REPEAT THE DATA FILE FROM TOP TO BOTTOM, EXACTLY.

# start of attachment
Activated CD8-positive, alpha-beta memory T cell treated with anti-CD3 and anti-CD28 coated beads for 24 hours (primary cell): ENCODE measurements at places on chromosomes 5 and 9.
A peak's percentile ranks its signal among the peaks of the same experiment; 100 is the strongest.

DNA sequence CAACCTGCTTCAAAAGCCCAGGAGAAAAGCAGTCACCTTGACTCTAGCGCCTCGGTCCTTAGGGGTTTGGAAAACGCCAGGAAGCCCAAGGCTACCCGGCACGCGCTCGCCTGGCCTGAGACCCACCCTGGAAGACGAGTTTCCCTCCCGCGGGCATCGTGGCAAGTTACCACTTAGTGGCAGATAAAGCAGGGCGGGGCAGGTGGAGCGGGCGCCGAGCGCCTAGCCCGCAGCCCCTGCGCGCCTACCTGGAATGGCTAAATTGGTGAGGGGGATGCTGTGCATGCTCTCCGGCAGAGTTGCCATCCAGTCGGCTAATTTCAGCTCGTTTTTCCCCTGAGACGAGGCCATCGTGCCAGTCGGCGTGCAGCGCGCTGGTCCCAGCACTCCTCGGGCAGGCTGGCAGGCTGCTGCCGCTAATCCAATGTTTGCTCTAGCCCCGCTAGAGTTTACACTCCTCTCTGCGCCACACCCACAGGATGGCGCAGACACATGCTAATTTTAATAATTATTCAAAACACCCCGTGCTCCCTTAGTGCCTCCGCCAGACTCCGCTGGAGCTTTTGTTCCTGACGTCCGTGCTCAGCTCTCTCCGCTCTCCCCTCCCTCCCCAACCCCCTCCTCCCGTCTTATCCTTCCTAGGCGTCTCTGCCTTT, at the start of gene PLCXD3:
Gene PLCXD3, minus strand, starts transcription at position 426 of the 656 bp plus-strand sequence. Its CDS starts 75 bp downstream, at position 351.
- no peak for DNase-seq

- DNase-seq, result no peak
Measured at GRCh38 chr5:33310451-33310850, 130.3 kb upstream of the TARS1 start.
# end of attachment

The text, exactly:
Activated CD8-positive, alpha-beta memory T cell treated with anti-CD3 and anti-CD28 coated beads for 24 hours (primary cell): ENCODE measurements at places on chromosomes 5 and 9.
A peak's percentile ranks its signal among the peaks of the same experiment; 100 is the strongest.

DNA sequence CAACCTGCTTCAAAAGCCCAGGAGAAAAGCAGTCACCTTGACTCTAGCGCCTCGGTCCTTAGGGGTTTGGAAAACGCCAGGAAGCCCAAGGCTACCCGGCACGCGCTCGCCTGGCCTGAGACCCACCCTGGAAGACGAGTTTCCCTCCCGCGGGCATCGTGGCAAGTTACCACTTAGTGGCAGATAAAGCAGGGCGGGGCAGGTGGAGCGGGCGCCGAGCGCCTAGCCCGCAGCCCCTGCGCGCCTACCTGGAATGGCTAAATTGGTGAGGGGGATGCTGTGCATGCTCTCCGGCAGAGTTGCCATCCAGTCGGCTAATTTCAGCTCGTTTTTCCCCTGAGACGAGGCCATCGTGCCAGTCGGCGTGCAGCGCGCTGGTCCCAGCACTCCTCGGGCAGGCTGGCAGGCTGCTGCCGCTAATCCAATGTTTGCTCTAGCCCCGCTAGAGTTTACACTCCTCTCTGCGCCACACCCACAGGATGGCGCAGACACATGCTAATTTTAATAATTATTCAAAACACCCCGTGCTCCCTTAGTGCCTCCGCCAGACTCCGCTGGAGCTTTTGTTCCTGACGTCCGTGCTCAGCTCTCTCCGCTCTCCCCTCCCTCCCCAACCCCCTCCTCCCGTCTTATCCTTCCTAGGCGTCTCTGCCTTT, at the start of gene PLCXD3:
Gene PLCXD3, minus strand, starts transcription at position 426 of the 656 bp plus-strand sequence. Its CDS starts 75 bp downstream, at position 351.
- no peak for DNase-seq

- DNase-seq, result no peak
Measured at GRCh38 chr5:33310451-33310850, 130.3 kb upstream of the TARS1 start.